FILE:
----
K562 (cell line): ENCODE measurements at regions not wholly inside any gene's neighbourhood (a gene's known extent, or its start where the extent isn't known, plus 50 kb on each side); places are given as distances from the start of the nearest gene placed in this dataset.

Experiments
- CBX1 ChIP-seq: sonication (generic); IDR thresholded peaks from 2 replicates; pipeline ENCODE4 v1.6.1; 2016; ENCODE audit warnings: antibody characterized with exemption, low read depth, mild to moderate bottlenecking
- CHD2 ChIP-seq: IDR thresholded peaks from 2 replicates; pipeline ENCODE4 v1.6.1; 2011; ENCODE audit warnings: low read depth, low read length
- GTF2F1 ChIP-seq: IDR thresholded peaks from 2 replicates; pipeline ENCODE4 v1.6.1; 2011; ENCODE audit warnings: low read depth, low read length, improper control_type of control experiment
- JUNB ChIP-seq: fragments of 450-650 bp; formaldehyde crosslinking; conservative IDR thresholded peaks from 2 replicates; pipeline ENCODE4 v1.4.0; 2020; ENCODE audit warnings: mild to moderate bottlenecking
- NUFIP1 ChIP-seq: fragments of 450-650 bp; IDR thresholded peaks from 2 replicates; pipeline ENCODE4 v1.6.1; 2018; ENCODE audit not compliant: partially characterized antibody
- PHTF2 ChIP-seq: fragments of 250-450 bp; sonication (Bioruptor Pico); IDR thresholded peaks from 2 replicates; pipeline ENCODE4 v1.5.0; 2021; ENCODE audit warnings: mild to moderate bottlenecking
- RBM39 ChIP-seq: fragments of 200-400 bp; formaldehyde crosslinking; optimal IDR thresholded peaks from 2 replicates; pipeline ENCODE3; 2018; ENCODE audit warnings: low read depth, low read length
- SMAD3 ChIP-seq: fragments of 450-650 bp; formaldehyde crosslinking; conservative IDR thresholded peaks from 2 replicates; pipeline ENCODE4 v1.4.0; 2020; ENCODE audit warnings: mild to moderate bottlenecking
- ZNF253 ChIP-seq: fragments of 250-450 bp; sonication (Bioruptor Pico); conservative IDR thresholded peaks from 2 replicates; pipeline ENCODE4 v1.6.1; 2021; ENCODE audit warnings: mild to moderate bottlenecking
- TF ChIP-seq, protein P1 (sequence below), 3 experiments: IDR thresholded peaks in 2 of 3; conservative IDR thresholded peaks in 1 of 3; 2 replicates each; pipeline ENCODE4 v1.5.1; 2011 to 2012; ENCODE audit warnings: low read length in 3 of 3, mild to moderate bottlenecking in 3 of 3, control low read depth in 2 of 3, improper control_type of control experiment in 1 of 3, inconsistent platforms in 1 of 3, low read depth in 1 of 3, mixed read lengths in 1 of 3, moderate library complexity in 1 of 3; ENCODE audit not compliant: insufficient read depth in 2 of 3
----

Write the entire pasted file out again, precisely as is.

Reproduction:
K562 (cell line): ENCODE measurements at regions not wholly inside any gene's neighbourhood (a gene's known extent, or its start where the extent isn't known, plus 50 kb on each side); places are given as distances from the start of the nearest gene placed in this dataset.

Experiments
- CBX1 ChIP-seq: sonication (generic); IDR thresholded peaks from 2 replicates; pipeline ENCODE4 v1.6.1; 2016; ENCODE audit warnings: antibody characterized with exemption, low read depth, mild to moderate bottlenecking
- CHD2 ChIP-seq: IDR thresholded peaks from 2 replicates; pipeline ENCODE4 v1.6.1; 2011; ENCODE audit warnings: low read depth, low read length
- GTF2F1 ChIP-seq: IDR thresholded peaks from 2 replicates; pipeline ENCODE4 v1.6.1; 2011; ENCODE audit warnings: low read depth, low read length, improper control_type of control experiment
- JUNB ChIP-seq: fragments of 450-650 bp; formaldehyde crosslinking; conservative IDR thresholded peaks from 2 replicates; pipeline ENCODE4 v1.4.0; 2020; ENCODE audit warnings: mild to moderate bottlenecking
- NUFIP1 ChIP-seq: fragments of 450-650 bp; IDR thresholded peaks from 2 replicates; pipeline ENCODE4 v1.6.1; 2018; ENCODE audit not compliant: partially characterized antibody
- PHTF2 ChIP-seq: fragments of 250-450 bp; sonication (Bioruptor Pico); IDR thresholded peaks from 2 replicates; pipeline ENCODE4 v1.5.0; 2021; ENCODE audit warnings: mild to moderate bottlenecking
- RBM39 ChIP-seq: fragments of 200-400 bp; formaldehyde crosslinking; optimal IDR thresholded peaks from 2 replicates; pipeline ENCODE3; 2018; ENCODE audit warnings: low read depth, low read length
- SMAD3 ChIP-seq: fragments of 450-650 bp; formaldehyde crosslinking; conservative IDR thresholded peaks from 2 replicates; pipeline ENCODE4 v1.4.0; 2020; ENCODE audit warnings: mild to moderate bottlenecking
- ZNF253 ChIP-seq: fragments of 250-450 bp; sonication (Bioruptor Pico); conservative IDR thresholded peaks from 2 replicates; pipeline ENCODE4 v1.6.1; 2021; ENCODE audit warnings: mild to moderate bottlenecking
- TF ChIP-seq, protein P1 (sequence below), 3 experiments: IDR thresholded peaks in 2 of 3; conservative IDR thresholded peaks in 1 of 3; 2 replicates each; pipeline ENCODE4 v1.5.1; 2011 to 2012; ENCODE audit warnings: low read length in 3 of 3, mild to moderate bottlenecking in 3 of 3, control low read depth in 2 of 3, improper control_type of control experiment in 1 of 3, inconsistent platforms in 1 of 3, low read depth in 1 of 3, mixed read lengths in 1 of 3, moderate library complexity in 1 of 3; ENCODE audit not compliant: insufficient read depth in 2 of 3